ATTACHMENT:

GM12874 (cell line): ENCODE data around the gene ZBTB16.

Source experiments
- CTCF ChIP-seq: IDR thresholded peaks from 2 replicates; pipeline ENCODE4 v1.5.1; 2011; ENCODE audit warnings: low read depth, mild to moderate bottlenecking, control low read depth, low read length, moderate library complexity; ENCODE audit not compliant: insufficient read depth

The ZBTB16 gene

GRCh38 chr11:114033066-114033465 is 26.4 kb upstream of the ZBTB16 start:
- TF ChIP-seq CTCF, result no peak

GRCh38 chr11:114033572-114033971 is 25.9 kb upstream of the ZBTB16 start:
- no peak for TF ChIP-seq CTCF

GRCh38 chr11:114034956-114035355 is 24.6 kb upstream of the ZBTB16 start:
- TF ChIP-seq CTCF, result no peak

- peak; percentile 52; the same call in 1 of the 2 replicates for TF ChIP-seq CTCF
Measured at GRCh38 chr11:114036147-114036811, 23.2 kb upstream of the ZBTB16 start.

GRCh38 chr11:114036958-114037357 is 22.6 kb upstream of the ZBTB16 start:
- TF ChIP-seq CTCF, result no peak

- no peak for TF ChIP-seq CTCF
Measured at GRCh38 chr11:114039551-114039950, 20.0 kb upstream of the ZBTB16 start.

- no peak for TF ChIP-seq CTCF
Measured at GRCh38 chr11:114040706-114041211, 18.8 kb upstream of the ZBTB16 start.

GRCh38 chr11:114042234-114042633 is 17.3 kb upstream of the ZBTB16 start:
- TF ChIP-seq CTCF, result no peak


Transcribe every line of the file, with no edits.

GM12874 (cell line): ENCODE data around the gene ZBTB16.

Source experiments
- CTCF ChIP-seq: IDR thresholded peaks from 2 replicates; pipeline ENCODE4 v1.5.1; 2011; ENCODE audit warnings: low read depth, mild to moderate bottlenecking, control low read depth, low read length, moderate library complexity; ENCODE audit not compliant: insufficient read depth

The ZBTB16 gene

GRCh38 chr11:114033066-114033465 is 26.4 kb upstream of the ZBTB16 start:
- TF ChIP-seq CTCF, result no peak

GRCh38 chr11:114033572-114033971 is 25.9 kb upstream of the ZBTB16 start:
- no peak for TF ChIP-seq CTCF

GRCh38 chr11:114034956-114035355 is 24.6 kb upstream of the ZBTB16 start:
- TF ChIP-seq CTCF, result no peak

- peak; percentile 52; the same call in 1 of the 2 replicates for TF ChIP-seq CTCF
Measured at GRCh38 chr11:114036147-114036811, 23.2 kb upstream of the ZBTB16 start.

GRCh38 chr11:114036958-114037357 is 22.6 kb upstream of the ZBTB16 start:
- TF ChIP-seq CTCF, result no peak

- no peak for TF ChIP-seq CTCF
Measured at GRCh38 chr11:114039551-114039950, 20.0 kb upstream of the ZBTB16 start.

- no peak for TF ChIP-seq CTCF
Measured at GRCh38 chr11:114040706-114041211, 18.8 kb upstream of the ZBTB16 start.

GRCh38 chr11:114042234-114042633 is 17.3 kb upstream of the ZBTB16 start:
- TF ChIP-seq CTCF, result no peak